The Working Catholic: St. Joseph Day
by Bill Droel
Some years ago I was part of a lobby group to change the feast of St. Joseph the Worker from May 1st to the first Monday in September. The change would apply only to dioceses in the United States; the country that has Labor Day in September. The proposal got a respectable hearing from some bishops but the liturgy police (smile) at the bishops’ conference said no.
In 1889 communist and other pro-worker groups in Europe designated May 1st as International Workers’ Day. It is today celebrated as such by many people in Europe, Canada, Australia and elsewhere. To counter the communists, the Vatican designated May 1st as St. Joseph the Worker Day. Ironically, the May 1st designation is not directly related to a communist event from Europe. It commemorates an event in the U.S., specifically here in Chicago. The issue was an eight-hour workday.
Karl Marx (1818-1883) was interested in an eight hour day. When he wrote about it in 1867 he referred to the situation in the U.S. A stateside group, National Labor Union, championed the cause. Move ahead to 1886. The Federation of Organized Trades and Labor Unions obtained a City of Chicago permit dated May 1st for a rally in support of the enforcement of eight-hour-per-day laws. This event, writes William Adelman in Haymarket Revisited (Illinois Historical Society, 1986), has uniquely “influenced the history of labor in the U.S. and even the world.” What happened?
Late in the evening of the rally someone threw dynamite. Police fired their guns wildly. Soon seven officers and four workers were dead. Eight labor activists were rounded up and arrested. Those apprehended included a lay minister, a printer and others. Within about three months seven of the activists were found guilty. One was sentenced to 15 years; two others got life sentences; one was killed in jail. The remaining four were hanged in November.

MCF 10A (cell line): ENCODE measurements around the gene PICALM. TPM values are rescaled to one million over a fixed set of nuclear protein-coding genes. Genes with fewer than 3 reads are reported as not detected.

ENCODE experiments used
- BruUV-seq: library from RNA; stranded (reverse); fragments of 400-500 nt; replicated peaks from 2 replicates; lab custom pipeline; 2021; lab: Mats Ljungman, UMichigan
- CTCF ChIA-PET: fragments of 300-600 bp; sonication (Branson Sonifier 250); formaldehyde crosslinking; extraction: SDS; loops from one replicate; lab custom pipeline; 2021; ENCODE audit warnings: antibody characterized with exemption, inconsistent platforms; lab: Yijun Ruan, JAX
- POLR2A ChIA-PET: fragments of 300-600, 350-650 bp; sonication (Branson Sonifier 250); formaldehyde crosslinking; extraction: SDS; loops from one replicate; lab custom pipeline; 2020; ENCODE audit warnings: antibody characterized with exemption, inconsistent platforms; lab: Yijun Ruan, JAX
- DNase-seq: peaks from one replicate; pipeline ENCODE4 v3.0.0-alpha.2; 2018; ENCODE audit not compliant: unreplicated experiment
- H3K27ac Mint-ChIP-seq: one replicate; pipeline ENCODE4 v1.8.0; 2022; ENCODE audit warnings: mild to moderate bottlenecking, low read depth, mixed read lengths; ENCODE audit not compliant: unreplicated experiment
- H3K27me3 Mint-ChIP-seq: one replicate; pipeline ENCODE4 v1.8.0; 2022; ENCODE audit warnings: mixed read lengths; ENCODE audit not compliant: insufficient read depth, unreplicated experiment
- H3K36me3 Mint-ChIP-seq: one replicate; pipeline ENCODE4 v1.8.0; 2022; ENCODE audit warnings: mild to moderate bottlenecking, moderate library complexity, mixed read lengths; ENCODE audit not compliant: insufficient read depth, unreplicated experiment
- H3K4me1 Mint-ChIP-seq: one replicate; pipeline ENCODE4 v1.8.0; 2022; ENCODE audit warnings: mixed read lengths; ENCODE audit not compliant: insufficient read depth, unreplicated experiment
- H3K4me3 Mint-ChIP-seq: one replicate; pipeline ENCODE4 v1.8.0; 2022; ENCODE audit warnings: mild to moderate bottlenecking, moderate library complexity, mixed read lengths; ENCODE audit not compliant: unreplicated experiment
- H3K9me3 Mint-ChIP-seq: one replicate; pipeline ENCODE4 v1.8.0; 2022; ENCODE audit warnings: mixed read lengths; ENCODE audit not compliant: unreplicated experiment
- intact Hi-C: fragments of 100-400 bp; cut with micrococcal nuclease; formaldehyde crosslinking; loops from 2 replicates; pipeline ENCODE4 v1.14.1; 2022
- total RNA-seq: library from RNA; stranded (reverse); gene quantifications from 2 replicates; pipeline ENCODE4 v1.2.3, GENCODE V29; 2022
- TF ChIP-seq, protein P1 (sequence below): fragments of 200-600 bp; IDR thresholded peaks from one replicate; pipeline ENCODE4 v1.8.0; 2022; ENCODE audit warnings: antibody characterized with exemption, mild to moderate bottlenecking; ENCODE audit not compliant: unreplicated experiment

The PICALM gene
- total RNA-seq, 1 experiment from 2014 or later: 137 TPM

The issue didn’t totally disappear. Beginning in the last months of the 19th century various unions were able to include an eight-hour provision in contracts: the United Mine Workers, a Building Trades Council in California, the Typographical Union and more. Only in 1937 with the Fair Labor Standards Act did the restriction on working hours become a national standard. Even then, however, its application was only gradually extended to various sectors.
In recent times the Illinois Labor History Society (www.illinoislaborhistory.org) has refurbished the graves of the Haymarket workers who are buried in Forest Home Cemetery, located in Forest Park, Ill. The Society has several resources related to the Haymarket event and to the meaning of May 1st.
Haymarket Square itself, located just west of Chicago’s Loop, is today home to several trendy restaurants and relatively new condos. Tourists who go there would have to know some history to understand Adelman’s contention that an event occurred there that “influenced the history of labor in the U.S. and even the world.”
Parishes in the U.S. routinely include symbols and prayers about the dignity of work during the September Labor Day weekend. It would be an enhancement, in my opinion, to also have a feast day that weekend honoring that long ago tradesman, St. Joseph.
“O God, Creator of all things… by the example of St. Joseph and under his patronage may we complete the works you set us to do and attain the rewards you promise.” – Collect from Mass of May 1st
Droel edits INITIATIVES (PO Box 291102, Chicago, IL 60629), a newsletter on faith and work.